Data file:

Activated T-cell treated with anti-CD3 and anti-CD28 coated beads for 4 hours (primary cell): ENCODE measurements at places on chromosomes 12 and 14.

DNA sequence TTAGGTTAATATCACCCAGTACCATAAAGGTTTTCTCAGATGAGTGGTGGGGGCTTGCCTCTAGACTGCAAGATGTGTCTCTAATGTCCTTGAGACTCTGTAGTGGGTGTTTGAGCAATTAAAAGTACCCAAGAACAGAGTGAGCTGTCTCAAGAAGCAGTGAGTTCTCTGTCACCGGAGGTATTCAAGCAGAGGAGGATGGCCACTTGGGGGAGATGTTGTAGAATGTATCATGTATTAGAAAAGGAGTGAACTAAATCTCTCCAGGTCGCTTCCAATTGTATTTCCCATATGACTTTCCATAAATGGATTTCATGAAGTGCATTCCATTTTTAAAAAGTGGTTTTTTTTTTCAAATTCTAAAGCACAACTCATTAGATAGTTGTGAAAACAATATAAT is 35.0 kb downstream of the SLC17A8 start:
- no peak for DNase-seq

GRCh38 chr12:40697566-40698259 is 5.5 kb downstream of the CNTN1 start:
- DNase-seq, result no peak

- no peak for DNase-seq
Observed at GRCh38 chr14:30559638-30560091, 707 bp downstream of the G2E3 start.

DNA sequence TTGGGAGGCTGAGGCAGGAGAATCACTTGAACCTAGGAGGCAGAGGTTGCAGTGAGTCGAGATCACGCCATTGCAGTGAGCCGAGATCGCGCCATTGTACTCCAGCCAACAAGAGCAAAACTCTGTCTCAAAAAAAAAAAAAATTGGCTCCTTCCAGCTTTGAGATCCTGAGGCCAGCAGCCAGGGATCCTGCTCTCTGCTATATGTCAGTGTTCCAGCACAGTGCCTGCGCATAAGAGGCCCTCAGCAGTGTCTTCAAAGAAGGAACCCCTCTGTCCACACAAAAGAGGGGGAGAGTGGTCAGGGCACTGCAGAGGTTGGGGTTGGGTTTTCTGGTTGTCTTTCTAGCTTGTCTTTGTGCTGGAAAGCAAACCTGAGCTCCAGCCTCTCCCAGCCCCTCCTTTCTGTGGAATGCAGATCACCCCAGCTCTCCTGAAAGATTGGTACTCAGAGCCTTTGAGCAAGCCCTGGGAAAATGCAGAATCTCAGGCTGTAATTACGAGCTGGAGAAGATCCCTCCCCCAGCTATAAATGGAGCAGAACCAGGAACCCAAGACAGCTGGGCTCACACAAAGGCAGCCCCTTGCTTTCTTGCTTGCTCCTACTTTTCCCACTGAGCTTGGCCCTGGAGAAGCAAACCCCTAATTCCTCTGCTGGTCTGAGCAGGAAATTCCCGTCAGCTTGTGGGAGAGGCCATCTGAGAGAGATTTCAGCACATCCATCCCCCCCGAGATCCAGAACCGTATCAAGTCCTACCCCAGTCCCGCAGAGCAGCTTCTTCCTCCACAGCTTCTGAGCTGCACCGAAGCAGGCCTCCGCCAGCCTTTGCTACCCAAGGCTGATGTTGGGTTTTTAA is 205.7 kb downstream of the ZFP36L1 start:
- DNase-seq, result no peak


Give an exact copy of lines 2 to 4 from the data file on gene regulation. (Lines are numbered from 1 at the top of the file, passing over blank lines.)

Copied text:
DNA sequence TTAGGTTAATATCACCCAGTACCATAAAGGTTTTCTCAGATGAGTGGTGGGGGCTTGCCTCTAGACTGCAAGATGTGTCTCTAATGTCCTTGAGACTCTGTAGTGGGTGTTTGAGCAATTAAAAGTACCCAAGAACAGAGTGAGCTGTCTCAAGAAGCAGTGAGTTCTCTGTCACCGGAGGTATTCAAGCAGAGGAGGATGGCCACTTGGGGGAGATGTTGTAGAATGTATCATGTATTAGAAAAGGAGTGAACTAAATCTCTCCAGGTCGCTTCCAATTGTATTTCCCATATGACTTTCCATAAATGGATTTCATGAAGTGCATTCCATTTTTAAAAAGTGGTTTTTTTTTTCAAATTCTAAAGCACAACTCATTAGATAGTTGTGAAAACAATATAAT is 35.0 kb downstream of the SLC17A8 start:
- no peak for DNase-seq

GRCh38 chr12:40697566-40698259 is 5.5 kb downstream of the CNTN1 start: